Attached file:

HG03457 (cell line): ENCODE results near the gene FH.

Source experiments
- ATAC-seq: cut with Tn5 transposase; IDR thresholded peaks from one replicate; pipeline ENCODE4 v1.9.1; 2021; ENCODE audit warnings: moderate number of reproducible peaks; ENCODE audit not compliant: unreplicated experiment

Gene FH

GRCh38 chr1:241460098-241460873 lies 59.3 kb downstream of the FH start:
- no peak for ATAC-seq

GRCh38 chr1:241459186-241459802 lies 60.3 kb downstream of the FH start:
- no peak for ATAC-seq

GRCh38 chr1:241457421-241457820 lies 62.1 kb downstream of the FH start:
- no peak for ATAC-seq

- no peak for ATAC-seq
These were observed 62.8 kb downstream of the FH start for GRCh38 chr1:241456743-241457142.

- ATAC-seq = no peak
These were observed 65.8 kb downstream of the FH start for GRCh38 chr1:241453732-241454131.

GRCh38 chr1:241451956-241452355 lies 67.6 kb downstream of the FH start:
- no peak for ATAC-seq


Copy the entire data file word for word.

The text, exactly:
HG03457 (cell line): ENCODE results near the gene FH.

Source experiments
- ATAC-seq: cut with Tn5 transposase; IDR thresholded peaks from one replicate; pipeline ENCODE4 v1.9.1; 2021; ENCODE audit warnings: moderate number of reproducible peaks; ENCODE audit not compliant: unreplicated experiment

Gene FH

GRCh38 chr1:241460098-241460873 lies 59.3 kb downstream of the FH start:
- no peak for ATAC-seq

GRCh38 chr1:241459186-241459802 lies 60.3 kb downstream of the FH start:
- no peak for ATAC-seq

GRCh38 chr1:241457421-241457820 lies 62.1 kb downstream of the FH start:
- no peak for ATAC-seq

- no peak for ATAC-seq
These were observed 62.8 kb downstream of the FH start for GRCh38 chr1:241456743-241457142.

- ATAC-seq = no peak
These were observed 65.8 kb downstream of the FH start for GRCh38 chr1:241453732-241454131.

GRCh38 chr1:241451956-241452355 lies 67.6 kb downstream of the FH start:
- no peak for ATAC-seq